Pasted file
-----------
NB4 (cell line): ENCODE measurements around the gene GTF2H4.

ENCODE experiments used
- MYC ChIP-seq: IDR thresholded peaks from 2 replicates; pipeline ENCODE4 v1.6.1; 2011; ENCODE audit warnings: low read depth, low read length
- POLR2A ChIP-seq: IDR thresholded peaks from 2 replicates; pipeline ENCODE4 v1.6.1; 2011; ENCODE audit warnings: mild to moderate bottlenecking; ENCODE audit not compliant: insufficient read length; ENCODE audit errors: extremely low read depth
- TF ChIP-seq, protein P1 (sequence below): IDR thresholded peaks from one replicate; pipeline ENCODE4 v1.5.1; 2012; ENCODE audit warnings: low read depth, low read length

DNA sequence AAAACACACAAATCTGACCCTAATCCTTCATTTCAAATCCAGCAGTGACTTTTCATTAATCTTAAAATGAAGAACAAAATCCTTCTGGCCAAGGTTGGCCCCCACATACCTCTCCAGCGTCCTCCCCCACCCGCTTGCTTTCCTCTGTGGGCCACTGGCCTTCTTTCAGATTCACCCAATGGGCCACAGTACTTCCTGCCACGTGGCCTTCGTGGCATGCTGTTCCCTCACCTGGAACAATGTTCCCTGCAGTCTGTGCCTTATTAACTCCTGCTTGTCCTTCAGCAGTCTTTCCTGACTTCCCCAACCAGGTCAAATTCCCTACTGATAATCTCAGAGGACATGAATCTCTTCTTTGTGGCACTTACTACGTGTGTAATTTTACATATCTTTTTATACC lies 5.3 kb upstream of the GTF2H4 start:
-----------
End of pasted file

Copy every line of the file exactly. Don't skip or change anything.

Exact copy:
NB4 (cell line): ENCODE measurements around the gene GTF2H4.

ENCODE experiments used
- MYC ChIP-seq: IDR thresholded peaks from 2 replicates; pipeline ENCODE4 v1.6.1; 2011; ENCODE audit warnings: low read depth, low read length
- POLR2A ChIP-seq: IDR thresholded peaks from 2 replicates; pipeline ENCODE4 v1.6.1; 2011; ENCODE audit warnings: mild to moderate bottlenecking; ENCODE audit not compliant: insufficient read length; ENCODE audit errors: extremely low read depth
- TF ChIP-seq, protein P1 (sequence below): IDR thresholded peaks from one replicate; pipeline ENCODE4 v1.5.1; 2012; ENCODE audit warnings: low read depth, low read length

DNA sequence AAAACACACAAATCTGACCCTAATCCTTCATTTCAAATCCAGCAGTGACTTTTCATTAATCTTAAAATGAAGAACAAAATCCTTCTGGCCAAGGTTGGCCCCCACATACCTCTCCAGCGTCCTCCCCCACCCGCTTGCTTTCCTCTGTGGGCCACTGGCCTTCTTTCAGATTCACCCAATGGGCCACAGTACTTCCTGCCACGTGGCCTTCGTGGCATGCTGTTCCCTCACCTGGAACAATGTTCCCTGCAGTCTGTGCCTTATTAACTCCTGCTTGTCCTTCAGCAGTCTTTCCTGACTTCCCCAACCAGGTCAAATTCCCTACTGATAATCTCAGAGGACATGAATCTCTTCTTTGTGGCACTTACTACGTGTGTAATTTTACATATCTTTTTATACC lies 5.3 kb upstream of the GTF2H4 start: